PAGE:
The Peanuts characters have been animated before, but never quite like this. Charles Schultz’ creations debuted as a comic strip way back in 1950 and ran for 50 years until 2000. It continued on in reruns. During those years Peanuts expanded on its success with television specials. A Charlie Brown Christmas and It’s the Great Pumpkin, Charlie Brown are so iconic, they’re still run today. In addition 4 feature films were released between 1969 and 1980. Each relied on traditional hand-drawn techniques. The comics were pitched at adults but the cartoons had a childlike mentality with a nod to adults who might be watching as well. That’s likewise the sensibility of The Peanuts Movie.
The animation comes courtesy of Blue Sky Studios, the CGI team behind those barely tolerable Ice Age flicks. The artists have done a beautiful job at portraying the gang in this medium. The characters look exactly like you’d expect if they were magically made whole and became 3D designs. There’s a visual depth to these renderings. For example Frieda’s naturally curly red hair and Pig Pen’s dust cloud are so vivid you see distinct strands and dirt particles. It’s the originals you know, only to the second power. Director Steve Martino has had experience turning illustrations into cinematic sagas. He helmed Horton Hears a Who! in 2008. Charles Schulz’s son Craig, his grandson Bryan Schulz and Cornelius Uliano, co-write the screenplay.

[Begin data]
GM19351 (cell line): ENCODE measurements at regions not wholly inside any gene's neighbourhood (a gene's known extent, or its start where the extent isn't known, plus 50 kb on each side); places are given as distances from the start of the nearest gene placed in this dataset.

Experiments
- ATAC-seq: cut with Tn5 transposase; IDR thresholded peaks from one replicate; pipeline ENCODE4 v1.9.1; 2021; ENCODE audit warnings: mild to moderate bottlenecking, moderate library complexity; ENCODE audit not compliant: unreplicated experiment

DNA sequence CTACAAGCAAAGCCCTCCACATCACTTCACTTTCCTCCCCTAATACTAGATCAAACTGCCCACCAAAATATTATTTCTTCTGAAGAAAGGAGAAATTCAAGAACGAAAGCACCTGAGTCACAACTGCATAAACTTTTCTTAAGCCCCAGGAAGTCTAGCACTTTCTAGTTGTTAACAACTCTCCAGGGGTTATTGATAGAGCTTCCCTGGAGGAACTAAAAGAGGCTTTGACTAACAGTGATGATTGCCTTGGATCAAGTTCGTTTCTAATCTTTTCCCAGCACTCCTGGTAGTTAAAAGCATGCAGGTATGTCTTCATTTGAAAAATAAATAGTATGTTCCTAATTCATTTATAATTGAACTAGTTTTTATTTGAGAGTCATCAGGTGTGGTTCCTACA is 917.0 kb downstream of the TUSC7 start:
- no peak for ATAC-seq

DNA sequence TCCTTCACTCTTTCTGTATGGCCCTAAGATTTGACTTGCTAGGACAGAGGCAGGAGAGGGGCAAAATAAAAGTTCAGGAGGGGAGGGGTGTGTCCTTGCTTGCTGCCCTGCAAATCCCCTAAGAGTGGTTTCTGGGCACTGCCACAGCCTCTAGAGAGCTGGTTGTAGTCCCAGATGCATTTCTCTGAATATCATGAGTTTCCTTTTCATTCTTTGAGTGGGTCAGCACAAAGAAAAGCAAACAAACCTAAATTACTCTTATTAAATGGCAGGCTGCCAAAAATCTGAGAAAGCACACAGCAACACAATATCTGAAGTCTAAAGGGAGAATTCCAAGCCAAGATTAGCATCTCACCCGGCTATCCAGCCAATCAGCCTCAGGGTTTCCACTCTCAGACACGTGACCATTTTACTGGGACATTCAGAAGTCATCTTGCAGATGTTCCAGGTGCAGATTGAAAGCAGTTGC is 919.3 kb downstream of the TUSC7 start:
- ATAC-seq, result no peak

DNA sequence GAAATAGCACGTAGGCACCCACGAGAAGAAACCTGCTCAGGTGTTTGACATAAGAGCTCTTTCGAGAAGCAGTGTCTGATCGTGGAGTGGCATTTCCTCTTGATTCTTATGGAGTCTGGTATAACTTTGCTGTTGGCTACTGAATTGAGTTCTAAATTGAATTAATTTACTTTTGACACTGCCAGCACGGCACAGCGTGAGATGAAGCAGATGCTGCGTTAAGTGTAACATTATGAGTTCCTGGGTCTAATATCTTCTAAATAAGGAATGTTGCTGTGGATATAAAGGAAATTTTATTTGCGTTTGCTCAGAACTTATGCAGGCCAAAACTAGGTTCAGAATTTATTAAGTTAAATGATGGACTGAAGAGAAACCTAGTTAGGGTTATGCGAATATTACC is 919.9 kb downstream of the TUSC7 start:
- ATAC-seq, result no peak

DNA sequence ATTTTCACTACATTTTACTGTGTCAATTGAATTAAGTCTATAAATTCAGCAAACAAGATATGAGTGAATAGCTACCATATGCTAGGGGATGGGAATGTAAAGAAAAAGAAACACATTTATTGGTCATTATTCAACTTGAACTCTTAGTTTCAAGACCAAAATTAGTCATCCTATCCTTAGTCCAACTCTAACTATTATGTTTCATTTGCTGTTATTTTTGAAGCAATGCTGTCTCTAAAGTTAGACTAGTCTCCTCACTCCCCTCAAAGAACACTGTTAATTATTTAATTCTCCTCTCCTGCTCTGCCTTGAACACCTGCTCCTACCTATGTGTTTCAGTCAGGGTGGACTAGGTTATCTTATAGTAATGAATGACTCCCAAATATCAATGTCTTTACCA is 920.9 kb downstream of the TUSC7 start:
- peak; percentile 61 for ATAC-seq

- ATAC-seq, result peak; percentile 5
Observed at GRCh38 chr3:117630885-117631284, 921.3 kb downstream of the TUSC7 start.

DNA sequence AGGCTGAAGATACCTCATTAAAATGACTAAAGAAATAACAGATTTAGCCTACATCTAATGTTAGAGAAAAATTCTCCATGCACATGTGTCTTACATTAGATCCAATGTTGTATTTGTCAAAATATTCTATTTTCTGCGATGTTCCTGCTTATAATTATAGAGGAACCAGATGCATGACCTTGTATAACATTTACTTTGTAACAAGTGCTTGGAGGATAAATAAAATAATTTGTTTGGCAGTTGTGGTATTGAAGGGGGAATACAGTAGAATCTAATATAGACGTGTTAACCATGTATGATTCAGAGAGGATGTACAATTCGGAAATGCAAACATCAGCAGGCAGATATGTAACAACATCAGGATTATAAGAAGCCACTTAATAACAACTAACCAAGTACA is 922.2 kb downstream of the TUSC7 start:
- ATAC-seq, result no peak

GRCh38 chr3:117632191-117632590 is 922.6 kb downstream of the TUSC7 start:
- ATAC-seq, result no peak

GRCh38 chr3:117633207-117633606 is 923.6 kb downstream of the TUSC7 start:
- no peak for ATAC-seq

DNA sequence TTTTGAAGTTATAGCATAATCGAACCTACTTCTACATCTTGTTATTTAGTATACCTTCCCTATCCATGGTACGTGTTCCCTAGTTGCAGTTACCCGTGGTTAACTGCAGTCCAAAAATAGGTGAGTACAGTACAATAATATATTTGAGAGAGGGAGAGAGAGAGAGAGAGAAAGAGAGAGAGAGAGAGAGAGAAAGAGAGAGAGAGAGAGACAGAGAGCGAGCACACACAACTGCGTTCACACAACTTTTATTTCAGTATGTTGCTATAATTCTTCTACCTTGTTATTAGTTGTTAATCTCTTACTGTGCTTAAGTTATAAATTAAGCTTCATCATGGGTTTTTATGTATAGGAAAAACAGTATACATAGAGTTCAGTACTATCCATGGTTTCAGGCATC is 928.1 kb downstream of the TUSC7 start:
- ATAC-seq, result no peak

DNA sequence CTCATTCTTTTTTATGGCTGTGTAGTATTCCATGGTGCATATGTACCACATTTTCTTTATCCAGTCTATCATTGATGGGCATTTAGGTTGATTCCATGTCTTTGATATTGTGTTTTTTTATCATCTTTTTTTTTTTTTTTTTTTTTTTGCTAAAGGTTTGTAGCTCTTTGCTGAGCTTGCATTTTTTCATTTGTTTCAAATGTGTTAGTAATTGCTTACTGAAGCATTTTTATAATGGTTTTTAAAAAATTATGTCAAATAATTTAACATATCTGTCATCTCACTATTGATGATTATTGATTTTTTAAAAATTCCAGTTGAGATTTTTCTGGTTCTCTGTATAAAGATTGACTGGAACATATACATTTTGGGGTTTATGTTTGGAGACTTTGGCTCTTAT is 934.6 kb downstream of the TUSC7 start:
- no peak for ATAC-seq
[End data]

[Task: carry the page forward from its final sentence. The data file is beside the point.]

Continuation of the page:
Honoring a 2D property and modernizing it as a computer animated feature, in 3D no less, is a difficult balancing act. This nostalgia connects people across generational lines. Peanuts have seemingly been around forever so virtually everyone has at least some connection to these kids. Mess with the memory, you mess with our childhood. Despite the visually modern update, the account is a slavishly faithful manifestation of previous incarnations. That’s good news and bad. The positive is the story doesn’t taint the dignity of Charles Schultz’ beloved work. These are the same cherished icons dealing with identical conundrums. Now the dilemma.
The Peanuts Movie is amiable, but if you’re looking for creativity or imagination, you’re watching the wrong movie. The plot is merely a compendium of replicated gags. Charlie Brown develops a crush on the Little Red-Haired Girl who moves in next door. He wants to make a good first impression. Meanwhile Ace pilot Snoopy writes a novel where he faces his arch nemesis, the Red Baron. He’s supported by Woodstock. The rest of the gang says and does things you remember from past iterations. Lucy dispenses psychiatric advice. Schroeder plays the piano. Marcie calls Peppermint Patty “sir”. Sally pines for her sweet baboo, Linus, who clutches a security blanket, and so forth. They go ice skating and play hockey. There’s a talent show and a dance. Its warm nostalgia and it’s pleasant. The nicest thing I can say is that it honors the source. Yet there’s nothing here you haven’t seen before. Peanuts is a “greatest hits” of recycled vignettes. Its gentle pabulum is guaranteed not to upset the status quo. I was hoping for more.